However, we also believe in the importance of education.
And part of that education that we wish to provide to our children is appropriate use of language, not only for their own sake but for the sake of society overall.
Adults are given free reign over their behavior, since they will be required to face the consequences if necessary.
But the same rule does not apply to children; we as a society have agreed that because children are not adults, they are not fully responsible for the consequences of their actions.
But with that agreement comes the idea that we as adults have an obligation to provide children with the education which will give them the ability to distinguish between what's appropriate behavior and what is not.
Of course, once they become adults, no one can dictate what they decided to do.
Now, in the US, "adult" is defined as being over 18.
That is quite arbitrary, and I am well aware of that.
There are many other countries where the definition is different, but in most cultures that have adopted the western educational system of 12 years of primary, secondary, and tertiary education, 18 is normally the age considered to be when a teenager become an adult.
So in all honesty, it is a bit strange to say that 17 year olds shouldn't be allowed to swear but when they turn 18 it's all of a sudden considered acceptable.
But that is what we have decided as a society, and if one does not find it favorable, then one should actively engage in politics and attempt to change the social attitude towards underage profanity use.
And of course, we can't really control what children say.
I myself remember a time when I was in middle school/high school, and it was cool to act tough and use profanity all the time.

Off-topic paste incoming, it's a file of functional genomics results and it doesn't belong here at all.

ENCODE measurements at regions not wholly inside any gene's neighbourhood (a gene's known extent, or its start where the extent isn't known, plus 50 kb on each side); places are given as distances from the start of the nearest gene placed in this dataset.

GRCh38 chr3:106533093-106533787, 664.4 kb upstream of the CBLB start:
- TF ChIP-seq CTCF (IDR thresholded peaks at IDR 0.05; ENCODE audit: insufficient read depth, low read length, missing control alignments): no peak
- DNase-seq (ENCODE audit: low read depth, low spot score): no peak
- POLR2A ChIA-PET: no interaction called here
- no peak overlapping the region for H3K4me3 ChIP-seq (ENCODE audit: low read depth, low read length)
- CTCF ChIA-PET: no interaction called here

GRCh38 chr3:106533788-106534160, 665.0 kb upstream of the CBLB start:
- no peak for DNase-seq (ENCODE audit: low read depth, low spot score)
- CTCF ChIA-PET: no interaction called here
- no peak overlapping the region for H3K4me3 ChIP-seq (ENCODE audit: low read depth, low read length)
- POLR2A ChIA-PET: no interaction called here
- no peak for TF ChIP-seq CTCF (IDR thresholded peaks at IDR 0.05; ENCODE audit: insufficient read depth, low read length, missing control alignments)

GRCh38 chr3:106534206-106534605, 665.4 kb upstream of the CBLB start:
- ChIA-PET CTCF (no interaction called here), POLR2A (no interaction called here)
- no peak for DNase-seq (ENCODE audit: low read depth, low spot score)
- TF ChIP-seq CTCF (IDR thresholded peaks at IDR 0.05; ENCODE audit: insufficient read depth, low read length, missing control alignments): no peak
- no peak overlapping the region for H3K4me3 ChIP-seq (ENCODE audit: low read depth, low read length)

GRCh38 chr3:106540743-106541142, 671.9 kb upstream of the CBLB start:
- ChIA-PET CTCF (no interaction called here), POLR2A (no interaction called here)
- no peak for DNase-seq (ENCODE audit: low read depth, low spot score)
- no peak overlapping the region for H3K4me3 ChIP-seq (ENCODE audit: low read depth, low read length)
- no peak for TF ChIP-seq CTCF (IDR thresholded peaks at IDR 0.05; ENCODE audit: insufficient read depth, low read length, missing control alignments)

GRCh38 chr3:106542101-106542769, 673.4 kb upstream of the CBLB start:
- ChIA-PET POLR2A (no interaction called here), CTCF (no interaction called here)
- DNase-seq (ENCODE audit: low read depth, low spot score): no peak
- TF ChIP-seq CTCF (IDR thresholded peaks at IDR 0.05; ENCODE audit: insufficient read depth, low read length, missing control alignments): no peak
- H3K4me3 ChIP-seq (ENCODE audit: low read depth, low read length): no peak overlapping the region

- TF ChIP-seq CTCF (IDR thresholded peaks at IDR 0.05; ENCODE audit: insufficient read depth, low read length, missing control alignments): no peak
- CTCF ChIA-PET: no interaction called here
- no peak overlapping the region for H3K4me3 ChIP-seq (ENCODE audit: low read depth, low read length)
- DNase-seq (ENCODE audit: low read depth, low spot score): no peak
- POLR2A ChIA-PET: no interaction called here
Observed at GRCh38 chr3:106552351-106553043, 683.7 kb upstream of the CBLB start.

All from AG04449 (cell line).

And I still do use profanity, but only when I know it's okay to do so.
I will not be talking with business associates or clients and dropping the "f-word", but I will also not be talking business-like when I'm talking to my friends.
This applies to not just myself but to most people; everyone speaks differently to others depending on their relationship, and the settings in which the conversation is taking place.
And once children have learned enough to be able to distinguish this, or at least are expected to have learned, which is considered to be when they are 18, they will be socially free to speak as adults like the rest of us.
What is Outspoken?
"Outspoken children are generally those who feel they have all the answers to each and every question that is asked in their home, at school or with their friends," says Martha Pieper, co-author of Smart Love and columnist for Chicago Parent magazine. "These children tend to share what they know about any given subject with anyone who will listen, appropriately or not, without fear of consequence. Outspoken children may be described as bossy, a know it all, or even rude. As these things may be true descriptions, the terms should be avoided when talking to children about their outspokenness. Terms as these may tend to make children feel bad about themselves, which is not the result parents want."